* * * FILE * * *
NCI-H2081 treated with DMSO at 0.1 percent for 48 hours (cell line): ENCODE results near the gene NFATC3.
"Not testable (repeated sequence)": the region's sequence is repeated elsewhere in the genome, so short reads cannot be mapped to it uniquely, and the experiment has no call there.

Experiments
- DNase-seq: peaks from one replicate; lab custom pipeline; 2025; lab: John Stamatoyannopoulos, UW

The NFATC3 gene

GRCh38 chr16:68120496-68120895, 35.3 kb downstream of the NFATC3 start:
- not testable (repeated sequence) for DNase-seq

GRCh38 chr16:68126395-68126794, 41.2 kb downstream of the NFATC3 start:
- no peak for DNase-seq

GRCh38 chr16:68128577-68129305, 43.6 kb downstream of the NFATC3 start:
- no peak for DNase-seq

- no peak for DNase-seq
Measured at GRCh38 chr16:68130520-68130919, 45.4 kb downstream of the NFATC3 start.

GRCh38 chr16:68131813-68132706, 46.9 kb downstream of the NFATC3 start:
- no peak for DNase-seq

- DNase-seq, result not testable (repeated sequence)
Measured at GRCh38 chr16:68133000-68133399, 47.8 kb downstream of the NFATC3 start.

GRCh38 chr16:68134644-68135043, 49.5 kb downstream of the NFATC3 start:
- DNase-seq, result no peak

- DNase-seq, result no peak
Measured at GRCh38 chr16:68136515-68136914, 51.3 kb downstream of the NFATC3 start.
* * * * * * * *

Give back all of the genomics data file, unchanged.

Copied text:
NCI-H2081 treated with DMSO at 0.1 percent for 48 hours (cell line): ENCODE results near the gene NFATC3.
"Not testable (repeated sequence)": the region's sequence is repeated elsewhere in the genome, so short reads cannot be mapped to it uniquely, and the experiment has no call there.

Experiments
- DNase-seq: peaks from one replicate; lab custom pipeline; 2025; lab: John Stamatoyannopoulos, UW

The NFATC3 gene

GRCh38 chr16:68120496-68120895, 35.3 kb downstream of the NFATC3 start:
- not testable (repeated sequence) for DNase-seq

GRCh38 chr16:68126395-68126794, 41.2 kb downstream of the NFATC3 start:
- no peak for DNase-seq

GRCh38 chr16:68128577-68129305, 43.6 kb downstream of the NFATC3 start:
- no peak for DNase-seq

- no peak for DNase-seq
Measured at GRCh38 chr16:68130520-68130919, 45.4 kb downstream of the NFATC3 start.

GRCh38 chr16:68131813-68132706, 46.9 kb downstream of the NFATC3 start:
- no peak for DNase-seq

- DNase-seq, result not testable (repeated sequence)
Measured at GRCh38 chr16:68133000-68133399, 47.8 kb downstream of the NFATC3 start.

GRCh38 chr16:68134644-68135043, 49.5 kb downstream of the NFATC3 start:
- DNase-seq, result no peak

- DNase-seq, result no peak
Measured at GRCh38 chr16:68136515-68136914, 51.3 kb downstream of the NFATC3 start.